Politico’s Dylan Byers managed to get an email from Jo Becker on her book. Here’s what she sent back (and it’s the same response she gave to HuffPo):

Many people have contributed to the success the movement has experienced. I have the upmost [sic] respect for all the people who contributed to that success. My book was not meant to be a beginning-to-end-history of the movement. It’s about a particular group of people at an extraordinary moment in time, and I hope that people will be moved by their stories.

My italics. It’s interesting that rather than defend her insane core thesis, she just lies about it. She claims that her book never pretends to be a beginning-to-end history of the marriage equality movement. And yet the book starts thus:

This is how a revolution begins … It begins with a handsome bespectacled thirty-five year old political consultant named Chad Griffin … on election night 2008.

Does she think we cannot read? The title of the book is “Forcing The Spring.” Not plucking the fruits of autumn. And if you think I’m just grabbing a few sentences, here’s how Becker introduces Evan Wolfson, the architect of the entire movement, just pages after she begins her cringe-inducing hagiography of Griffin. She frames him as an old, out-of-touch obstructionist who just never got it, unlike Hollywood’s Dustin Lance Black (!):

Hours earlier, Black had been confronted in the hotel’s courtyard by Evan Wolfson, the fifty-two-year-old founder of a group called Freedom to Marry and the primary author of the cautious state-by-state strategy that the gay rights movement had been pursuing. Wolfson had berated the younger man over his Oscar speech, explaining as though to a willful but ignorant child his on-going twenty-five year plan to build support for marriage equality nationwide. Twenty-five years? Black had practically gasped.

Get the picture? Black had to shove the cautious, delaying, hide-bound oldie, Wolfson, out of the way for the “revolution” to “begin”. And look at the contempt in the notion that he had spent a quarter century building support and winning equality in several states by 2008. The movement before then – which had achieved extraordinary results against enormous odds – was marked, Becker has a colleague of Griffin say, by “political ineptitude and dysfunction. It was filled with impassioned activists, but what it needed, she believed, was skilled political operators like Chad.” If that’s respecting those who contributed to the success of the movement, what would be disrespect? And if she truly respects those who contributed to the movement’s success, why did she not call us and ask for our perspectives? Evan Wolfson and Mary Bonauto – critical figures in this struggle – got one brief call each. I got none.

And as the book continues, this framework of dissing the people who did the real work only deepens:

Wolfson was quietly seething. The idea that this newcomer thought his strategy timid and incremental infuriated him … “Chad was saying ‘Oh my God, we are going to be loathed and hated.” … If Griffin and Black proceeded, they would do so in the face of the full-throated opposition of the gay rights community. It was not the best of outcomes, but neither was it a real deterrent. They did not need the gay establishment. They had already put in place an organization with the wherewithal to go it alone.

If you don’t recall the “full-throated opposition of the gay rights community” to the Perry case, you aren’t alone. I don’t either.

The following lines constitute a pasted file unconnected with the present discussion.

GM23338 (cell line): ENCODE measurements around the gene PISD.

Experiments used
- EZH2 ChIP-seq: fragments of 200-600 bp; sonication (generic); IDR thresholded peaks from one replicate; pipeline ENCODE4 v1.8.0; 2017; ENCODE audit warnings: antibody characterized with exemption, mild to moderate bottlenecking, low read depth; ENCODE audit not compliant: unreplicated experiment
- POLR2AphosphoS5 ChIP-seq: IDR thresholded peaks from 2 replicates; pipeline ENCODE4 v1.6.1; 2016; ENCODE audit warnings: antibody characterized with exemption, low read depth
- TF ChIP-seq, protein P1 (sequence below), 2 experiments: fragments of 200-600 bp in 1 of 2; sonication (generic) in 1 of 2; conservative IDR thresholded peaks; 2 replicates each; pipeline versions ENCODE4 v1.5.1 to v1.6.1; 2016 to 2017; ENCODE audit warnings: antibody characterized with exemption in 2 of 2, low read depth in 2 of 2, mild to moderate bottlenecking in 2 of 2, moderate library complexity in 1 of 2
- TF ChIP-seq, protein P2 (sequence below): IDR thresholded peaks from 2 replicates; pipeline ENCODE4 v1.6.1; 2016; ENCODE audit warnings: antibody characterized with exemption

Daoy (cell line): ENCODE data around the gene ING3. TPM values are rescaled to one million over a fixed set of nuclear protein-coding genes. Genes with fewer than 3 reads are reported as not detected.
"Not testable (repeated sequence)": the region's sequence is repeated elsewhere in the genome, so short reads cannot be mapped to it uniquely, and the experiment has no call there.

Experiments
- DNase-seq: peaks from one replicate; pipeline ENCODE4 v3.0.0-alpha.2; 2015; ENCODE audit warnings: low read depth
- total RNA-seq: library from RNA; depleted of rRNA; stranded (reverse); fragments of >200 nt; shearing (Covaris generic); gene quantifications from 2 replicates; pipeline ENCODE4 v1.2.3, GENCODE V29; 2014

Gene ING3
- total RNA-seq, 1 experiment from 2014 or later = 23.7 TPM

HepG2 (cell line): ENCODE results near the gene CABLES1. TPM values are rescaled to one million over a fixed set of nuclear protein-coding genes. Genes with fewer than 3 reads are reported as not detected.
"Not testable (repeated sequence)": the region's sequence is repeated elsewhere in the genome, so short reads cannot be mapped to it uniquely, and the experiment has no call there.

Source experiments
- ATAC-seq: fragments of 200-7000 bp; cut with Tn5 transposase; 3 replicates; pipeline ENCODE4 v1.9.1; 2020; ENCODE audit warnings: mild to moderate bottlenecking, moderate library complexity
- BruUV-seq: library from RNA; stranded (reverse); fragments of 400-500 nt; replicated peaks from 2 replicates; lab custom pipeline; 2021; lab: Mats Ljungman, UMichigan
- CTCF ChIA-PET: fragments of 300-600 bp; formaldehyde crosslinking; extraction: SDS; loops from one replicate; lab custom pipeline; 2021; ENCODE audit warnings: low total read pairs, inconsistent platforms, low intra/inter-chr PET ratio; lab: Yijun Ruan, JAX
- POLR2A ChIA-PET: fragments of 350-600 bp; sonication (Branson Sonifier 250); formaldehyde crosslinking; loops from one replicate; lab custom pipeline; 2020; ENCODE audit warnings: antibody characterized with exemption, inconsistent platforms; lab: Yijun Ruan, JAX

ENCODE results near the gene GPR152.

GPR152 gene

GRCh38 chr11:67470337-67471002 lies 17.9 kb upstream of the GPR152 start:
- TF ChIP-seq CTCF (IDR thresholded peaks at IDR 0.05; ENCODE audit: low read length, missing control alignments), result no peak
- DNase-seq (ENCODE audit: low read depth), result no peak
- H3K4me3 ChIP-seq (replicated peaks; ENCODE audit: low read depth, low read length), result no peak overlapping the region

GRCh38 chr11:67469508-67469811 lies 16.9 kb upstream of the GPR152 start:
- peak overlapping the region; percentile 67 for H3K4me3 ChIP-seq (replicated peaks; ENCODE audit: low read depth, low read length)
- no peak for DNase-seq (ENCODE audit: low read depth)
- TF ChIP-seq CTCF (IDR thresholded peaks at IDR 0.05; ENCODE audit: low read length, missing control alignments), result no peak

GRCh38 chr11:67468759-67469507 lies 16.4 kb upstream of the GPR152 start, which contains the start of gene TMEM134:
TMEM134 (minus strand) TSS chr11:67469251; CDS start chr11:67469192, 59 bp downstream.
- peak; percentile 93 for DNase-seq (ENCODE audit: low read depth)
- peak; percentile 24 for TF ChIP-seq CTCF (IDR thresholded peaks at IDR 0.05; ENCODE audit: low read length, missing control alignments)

They got $3 million via David Geffen in an afternoon, after all. Is David not part of the gay rights establishment? Yes, there were divisions about the timing of such a move. But there always were with every legal case. Picking the right one in the right state with the right plaintiffs is a very difficult thing to get right in a moving landscape. Personally, I was thrilled by the case and said so at the time. But again, those who believed that Perry was not a panacea turned out to be correct, which guts the entire premise of Becker’s argument. The Perry case only affected California, and did not give us the federal breakthrough Griffin had promised. But for Becker, there was no marriage movement until Perry and Griffin.

She then ascribes to Griffin the idea that the marriage movement had to be bipartisan. Seriously. Griffin is quoted in the book as saying that Olson would go a long way “in terms of recasting same-sex marriage as a civil rights issue, rather than a partisan one.” Griffin and Becker seem utterly unaware that one of the remarkable features of the movement from the late 1980s onward was its bipartisan cast and its insistence on the civil rights rubric. Among the most aggressive advocates from the get-go were conservatives like me, Bawer, Rauch, or Log Cabin. And throughout the 1990s and 2000s, gay and straight Republicans and conservatives had risked careers and obloquy to make the conservative case. We were ridiculed as “Homocons” for our efforts. Yet again, in Becker’s telling, we didn’t exist. In fact, it was only after Griffin hired Olson, in Becker’s account, that the movement, including Evan, started “to borrow from Chad’s bipartisan playbook:”

Chad’s unique ability to leverage the legal proceedings into front-page attention and rebrand a cause that for years had largely languished in obscurity … had gone a long way to bringing the establishment gay rights community around.”

If you really believe that the marriage equality movement had languished in obscurity for years by 2008, then you might appreciate this book. If you woke up after a long sleep in 2009, and suffer from total memory loss, it makes some sort of sense. But if you know anything about the subject or any history before 2008 or know anyone in the movement before then or even now, this book is as absurd as it is stupid. And no lies and spin from Becker about what she actually wrote will change that.